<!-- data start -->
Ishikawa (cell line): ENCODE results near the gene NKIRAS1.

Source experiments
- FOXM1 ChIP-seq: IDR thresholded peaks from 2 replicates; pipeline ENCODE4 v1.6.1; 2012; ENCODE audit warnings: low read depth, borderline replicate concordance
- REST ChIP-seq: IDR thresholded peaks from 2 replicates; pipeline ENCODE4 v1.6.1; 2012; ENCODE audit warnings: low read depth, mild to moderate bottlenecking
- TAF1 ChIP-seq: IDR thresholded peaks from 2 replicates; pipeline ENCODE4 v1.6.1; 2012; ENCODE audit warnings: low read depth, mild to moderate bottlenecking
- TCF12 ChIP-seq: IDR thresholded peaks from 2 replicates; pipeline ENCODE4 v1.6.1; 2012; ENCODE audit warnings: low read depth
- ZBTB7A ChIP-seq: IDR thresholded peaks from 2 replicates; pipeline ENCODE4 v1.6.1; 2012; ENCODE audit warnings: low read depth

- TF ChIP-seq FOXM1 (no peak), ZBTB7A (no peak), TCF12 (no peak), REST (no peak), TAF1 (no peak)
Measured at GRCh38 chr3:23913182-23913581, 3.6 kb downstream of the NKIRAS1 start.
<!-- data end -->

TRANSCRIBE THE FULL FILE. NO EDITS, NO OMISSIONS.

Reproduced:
Ishikawa (cell line): ENCODE results near the gene NKIRAS1.

Source experiments
- FOXM1 ChIP-seq: IDR thresholded peaks from 2 replicates; pipeline ENCODE4 v1.6.1; 2012; ENCODE audit warnings: low read depth, borderline replicate concordance
- REST ChIP-seq: IDR thresholded peaks from 2 replicates; pipeline ENCODE4 v1.6.1; 2012; ENCODE audit warnings: low read depth, mild to moderate bottlenecking
- TAF1 ChIP-seq: IDR thresholded peaks from 2 replicates; pipeline ENCODE4 v1.6.1; 2012; ENCODE audit warnings: low read depth, mild to moderate bottlenecking
- TCF12 ChIP-seq: IDR thresholded peaks from 2 replicates; pipeline ENCODE4 v1.6.1; 2012; ENCODE audit warnings: low read depth
- ZBTB7A ChIP-seq: IDR thresholded peaks from 2 replicates; pipeline ENCODE4 v1.6.1; 2012; ENCODE audit warnings: low read depth

- TF ChIP-seq FOXM1 (no peak), ZBTB7A (no peak), TCF12 (no peak), REST (no peak), TAF1 (no peak)
Measured at GRCh38 chr3:23913182-23913581, 3.6 kb downstream of the NKIRAS1 start.